After a close vote rejected an offer by Emergent Holdings to buy a majority share of Kuterra, a land-based salmon farm in the Broughton Archipelago region of the North Island, the ‘Namgis First Nation, who own the business, are now looking at taking the necessary next steps to ensure the company’s future.
“Members of the ‘Namgis First Nation have voted by a narrow margin to reject an offer by Emergent Holdings to buy a majority share of Kuterra LP and to grant a 75-year lease of reserve land,” said Eric Hobson of Kuterra LP via press release. “Kuterra respects the decision by the membership and will seek to clarify which aspects of the proposed offer caused the greatest concern. Kuterra will continue to grow out the fish that are currently in the facility under an existing management agreement with Emergent until the next steps have been finalized.”
Don Svanvik, elected chief of the ‘Namgis, stated via press release his people are “disappointed by the rejection of the current offer by Emergent Holdings and await the outcome of next steps. At the same time, the Nation considers Kuterra to have successfully fulfilled the mission the Nation gave it when the company was established in 2012.”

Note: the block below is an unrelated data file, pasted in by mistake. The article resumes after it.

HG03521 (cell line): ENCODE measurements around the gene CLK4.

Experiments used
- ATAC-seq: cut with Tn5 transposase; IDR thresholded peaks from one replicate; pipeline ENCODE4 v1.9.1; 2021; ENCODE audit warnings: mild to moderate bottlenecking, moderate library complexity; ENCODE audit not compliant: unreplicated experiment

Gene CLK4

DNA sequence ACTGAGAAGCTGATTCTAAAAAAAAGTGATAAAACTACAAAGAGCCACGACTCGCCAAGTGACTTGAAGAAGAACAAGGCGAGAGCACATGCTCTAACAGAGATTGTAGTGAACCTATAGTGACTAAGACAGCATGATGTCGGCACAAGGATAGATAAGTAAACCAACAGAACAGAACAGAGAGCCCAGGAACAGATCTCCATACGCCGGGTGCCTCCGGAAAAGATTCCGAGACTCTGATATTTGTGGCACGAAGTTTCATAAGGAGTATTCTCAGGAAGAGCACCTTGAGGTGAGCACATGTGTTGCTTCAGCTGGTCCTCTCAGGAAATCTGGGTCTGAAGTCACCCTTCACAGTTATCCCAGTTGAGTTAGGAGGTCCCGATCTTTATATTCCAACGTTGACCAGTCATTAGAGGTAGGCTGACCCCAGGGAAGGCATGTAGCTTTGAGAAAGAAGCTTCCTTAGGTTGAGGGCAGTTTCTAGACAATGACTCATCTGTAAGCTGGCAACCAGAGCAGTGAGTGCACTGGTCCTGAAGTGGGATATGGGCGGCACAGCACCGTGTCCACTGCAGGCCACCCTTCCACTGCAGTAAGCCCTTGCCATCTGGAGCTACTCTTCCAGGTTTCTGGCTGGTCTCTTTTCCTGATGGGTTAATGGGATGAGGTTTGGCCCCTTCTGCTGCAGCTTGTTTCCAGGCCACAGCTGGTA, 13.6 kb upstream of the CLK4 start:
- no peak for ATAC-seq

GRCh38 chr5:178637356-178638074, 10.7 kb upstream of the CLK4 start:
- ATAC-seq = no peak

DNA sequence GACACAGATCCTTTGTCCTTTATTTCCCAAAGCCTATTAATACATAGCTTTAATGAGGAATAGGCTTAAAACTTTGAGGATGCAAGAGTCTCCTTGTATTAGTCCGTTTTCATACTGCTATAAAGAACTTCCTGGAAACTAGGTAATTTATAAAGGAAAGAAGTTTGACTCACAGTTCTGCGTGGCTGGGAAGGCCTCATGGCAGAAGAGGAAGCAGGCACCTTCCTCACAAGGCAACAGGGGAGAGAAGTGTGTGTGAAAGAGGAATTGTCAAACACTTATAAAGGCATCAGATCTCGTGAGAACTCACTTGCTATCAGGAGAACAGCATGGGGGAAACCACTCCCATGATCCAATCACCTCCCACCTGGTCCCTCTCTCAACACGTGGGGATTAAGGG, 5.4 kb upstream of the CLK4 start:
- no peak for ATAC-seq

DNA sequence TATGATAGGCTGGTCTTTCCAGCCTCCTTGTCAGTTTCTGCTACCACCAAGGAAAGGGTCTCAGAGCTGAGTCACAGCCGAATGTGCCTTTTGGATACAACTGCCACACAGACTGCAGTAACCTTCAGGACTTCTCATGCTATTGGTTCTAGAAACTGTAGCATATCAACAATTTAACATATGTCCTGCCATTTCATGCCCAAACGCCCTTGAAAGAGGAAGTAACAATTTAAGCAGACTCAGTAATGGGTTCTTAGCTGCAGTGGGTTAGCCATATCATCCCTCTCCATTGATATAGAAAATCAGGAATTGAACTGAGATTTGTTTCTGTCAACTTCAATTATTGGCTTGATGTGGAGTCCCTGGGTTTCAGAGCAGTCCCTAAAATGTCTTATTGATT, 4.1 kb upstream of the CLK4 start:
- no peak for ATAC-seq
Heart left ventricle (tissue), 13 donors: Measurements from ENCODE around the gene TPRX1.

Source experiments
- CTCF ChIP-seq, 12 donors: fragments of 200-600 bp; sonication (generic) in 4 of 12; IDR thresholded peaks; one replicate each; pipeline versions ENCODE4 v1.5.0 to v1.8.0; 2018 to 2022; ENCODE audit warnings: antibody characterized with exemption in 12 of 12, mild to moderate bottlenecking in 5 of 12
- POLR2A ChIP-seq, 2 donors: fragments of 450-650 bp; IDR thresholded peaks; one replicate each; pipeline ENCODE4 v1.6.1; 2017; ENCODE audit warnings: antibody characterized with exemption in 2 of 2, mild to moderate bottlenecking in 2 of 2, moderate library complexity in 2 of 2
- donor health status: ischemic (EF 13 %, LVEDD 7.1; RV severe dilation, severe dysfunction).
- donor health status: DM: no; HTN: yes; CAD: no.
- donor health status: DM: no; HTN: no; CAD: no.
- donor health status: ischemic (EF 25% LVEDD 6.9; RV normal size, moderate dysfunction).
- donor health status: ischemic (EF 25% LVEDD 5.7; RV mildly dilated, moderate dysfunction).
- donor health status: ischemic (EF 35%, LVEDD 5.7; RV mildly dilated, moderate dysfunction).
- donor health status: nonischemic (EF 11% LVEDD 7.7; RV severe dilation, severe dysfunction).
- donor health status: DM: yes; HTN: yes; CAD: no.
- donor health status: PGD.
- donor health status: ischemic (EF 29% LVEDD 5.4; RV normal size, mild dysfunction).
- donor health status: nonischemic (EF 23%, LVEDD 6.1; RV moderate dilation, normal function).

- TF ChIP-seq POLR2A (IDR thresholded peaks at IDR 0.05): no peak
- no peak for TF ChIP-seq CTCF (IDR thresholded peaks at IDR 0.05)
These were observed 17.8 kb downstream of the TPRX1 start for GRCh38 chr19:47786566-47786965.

Svanvik added the company “has proven the viability of land-based Atlantic salmon farming, and that it has catalyzed change in the industry. The Nation is encouraged by the number of new land-based farms now in operation or under construction that have learned from Kuterra’s pioneering efforts, and is confident that this new generation of land-based Atlantic salmon farms will transform Atlantic salmon aquaculture.”
According to year-end financial documents that are posted online, Kuterra Limited Partnership had assets of $1,039,332 and liabilities of $3,029,022 as at March 31, 2018, and revenues of $2,231,462 and a net loss of $345,476 for the year then ended.